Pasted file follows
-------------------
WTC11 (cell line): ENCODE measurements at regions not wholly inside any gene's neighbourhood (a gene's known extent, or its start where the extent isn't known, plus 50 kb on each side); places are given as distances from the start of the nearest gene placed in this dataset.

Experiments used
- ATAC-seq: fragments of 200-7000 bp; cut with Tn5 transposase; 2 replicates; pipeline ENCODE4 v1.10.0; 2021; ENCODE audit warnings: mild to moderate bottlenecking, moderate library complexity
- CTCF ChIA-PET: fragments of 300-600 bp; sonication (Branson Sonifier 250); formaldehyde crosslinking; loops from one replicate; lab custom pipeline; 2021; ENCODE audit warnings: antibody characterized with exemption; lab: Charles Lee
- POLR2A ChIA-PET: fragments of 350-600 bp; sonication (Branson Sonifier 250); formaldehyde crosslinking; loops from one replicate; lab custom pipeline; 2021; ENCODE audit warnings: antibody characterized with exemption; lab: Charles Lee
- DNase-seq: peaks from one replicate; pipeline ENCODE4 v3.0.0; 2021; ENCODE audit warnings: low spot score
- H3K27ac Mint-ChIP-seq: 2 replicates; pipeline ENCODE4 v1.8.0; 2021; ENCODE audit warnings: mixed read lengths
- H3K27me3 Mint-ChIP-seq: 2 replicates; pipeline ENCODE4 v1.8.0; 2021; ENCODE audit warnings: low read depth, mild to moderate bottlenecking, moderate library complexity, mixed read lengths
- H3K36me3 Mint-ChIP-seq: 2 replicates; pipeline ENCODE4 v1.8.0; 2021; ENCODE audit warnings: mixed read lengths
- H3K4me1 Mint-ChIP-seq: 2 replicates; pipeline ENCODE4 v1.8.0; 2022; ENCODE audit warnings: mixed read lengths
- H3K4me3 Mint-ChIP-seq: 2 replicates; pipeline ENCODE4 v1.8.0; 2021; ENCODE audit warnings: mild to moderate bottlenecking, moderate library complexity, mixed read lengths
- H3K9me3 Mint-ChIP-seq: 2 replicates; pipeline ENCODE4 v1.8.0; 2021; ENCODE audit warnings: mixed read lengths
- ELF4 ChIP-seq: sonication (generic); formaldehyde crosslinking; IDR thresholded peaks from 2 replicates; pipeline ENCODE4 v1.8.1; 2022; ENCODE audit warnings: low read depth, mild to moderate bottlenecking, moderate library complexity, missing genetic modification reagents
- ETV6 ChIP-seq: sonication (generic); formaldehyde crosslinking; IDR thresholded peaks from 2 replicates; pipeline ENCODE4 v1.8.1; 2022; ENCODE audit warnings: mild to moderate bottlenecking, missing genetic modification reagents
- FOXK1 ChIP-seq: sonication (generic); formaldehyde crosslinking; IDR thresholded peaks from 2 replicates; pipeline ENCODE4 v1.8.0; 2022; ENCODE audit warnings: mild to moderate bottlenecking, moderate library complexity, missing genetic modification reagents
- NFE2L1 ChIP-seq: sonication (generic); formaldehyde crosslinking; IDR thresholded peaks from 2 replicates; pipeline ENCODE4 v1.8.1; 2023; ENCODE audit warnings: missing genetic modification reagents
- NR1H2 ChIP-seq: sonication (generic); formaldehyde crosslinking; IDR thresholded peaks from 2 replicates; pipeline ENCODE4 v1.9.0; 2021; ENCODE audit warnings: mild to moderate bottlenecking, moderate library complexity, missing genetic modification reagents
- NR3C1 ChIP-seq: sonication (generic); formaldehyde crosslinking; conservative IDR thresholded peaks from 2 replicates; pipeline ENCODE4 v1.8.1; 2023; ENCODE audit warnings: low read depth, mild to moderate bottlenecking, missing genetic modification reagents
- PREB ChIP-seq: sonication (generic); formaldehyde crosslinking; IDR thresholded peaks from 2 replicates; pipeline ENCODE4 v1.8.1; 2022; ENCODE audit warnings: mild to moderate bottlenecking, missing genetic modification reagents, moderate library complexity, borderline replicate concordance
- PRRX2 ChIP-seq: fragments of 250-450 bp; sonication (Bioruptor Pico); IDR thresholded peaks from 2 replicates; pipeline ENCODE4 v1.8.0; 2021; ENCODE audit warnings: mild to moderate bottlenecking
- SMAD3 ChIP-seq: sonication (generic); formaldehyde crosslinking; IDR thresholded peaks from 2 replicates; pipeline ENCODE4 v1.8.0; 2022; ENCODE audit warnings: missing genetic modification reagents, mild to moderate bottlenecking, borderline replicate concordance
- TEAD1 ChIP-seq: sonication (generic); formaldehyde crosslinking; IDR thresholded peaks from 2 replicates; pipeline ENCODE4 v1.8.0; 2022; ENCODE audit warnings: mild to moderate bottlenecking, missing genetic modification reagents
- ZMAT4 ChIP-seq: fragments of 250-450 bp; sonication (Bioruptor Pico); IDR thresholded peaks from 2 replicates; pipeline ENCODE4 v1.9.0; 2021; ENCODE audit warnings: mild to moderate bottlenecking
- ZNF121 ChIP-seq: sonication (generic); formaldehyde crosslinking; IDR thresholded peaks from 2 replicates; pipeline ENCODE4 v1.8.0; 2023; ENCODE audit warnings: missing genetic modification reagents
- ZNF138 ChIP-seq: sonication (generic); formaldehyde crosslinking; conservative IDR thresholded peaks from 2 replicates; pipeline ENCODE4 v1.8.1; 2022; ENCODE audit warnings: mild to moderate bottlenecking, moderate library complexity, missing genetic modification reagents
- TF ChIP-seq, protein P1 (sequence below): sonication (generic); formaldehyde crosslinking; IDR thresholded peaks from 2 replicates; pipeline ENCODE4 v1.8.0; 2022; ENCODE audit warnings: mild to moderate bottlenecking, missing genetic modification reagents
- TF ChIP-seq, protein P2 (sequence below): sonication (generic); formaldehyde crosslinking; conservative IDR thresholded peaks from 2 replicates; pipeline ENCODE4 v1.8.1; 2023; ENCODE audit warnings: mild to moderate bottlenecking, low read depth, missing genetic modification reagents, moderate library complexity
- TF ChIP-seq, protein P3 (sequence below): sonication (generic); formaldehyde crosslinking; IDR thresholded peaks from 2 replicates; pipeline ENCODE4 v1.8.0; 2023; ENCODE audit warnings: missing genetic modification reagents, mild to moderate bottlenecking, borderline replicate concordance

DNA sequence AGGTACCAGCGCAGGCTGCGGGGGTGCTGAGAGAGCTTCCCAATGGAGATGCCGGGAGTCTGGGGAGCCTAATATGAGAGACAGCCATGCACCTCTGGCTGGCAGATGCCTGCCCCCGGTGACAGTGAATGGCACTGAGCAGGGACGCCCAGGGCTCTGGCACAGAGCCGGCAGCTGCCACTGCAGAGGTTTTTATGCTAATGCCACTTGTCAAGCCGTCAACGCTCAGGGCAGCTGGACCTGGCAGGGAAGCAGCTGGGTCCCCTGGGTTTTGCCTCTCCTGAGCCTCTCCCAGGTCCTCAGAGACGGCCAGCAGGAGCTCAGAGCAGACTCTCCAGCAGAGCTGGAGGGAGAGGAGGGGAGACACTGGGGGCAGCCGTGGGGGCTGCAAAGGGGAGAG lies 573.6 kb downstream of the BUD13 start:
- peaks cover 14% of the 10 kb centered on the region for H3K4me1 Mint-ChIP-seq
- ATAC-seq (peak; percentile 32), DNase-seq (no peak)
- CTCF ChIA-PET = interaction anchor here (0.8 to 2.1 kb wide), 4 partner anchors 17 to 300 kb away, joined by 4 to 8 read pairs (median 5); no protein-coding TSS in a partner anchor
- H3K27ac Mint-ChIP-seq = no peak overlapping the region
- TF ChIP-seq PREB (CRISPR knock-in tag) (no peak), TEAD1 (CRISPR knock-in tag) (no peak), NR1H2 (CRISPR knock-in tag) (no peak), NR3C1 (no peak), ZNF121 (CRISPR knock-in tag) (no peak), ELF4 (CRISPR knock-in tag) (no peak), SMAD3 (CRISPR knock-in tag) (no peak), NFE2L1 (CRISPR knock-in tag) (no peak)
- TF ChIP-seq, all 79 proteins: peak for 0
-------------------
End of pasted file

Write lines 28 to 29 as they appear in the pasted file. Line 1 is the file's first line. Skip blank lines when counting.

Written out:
- TF ChIP-seq, protein P3 (sequence below): sonication (generic); formaldehyde crosslinking; IDR thresholded peaks from 2 replicates; pipeline ENCODE4 v1.8.0; 2023; ENCODE audit warnings: missing genetic modification reagents, mild to moderate bottlenecking, borderline replicate concordance

DNA sequence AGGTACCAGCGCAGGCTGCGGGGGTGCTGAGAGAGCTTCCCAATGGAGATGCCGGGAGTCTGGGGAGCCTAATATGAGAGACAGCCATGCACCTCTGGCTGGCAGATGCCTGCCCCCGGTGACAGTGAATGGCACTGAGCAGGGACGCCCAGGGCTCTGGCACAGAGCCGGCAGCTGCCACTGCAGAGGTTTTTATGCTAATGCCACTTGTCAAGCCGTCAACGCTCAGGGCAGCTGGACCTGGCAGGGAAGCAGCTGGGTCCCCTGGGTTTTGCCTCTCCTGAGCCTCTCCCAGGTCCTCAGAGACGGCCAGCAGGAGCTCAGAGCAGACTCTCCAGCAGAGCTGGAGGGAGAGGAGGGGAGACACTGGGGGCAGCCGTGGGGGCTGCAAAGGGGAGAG lies 573.6 kb downstream of the BUD13 start: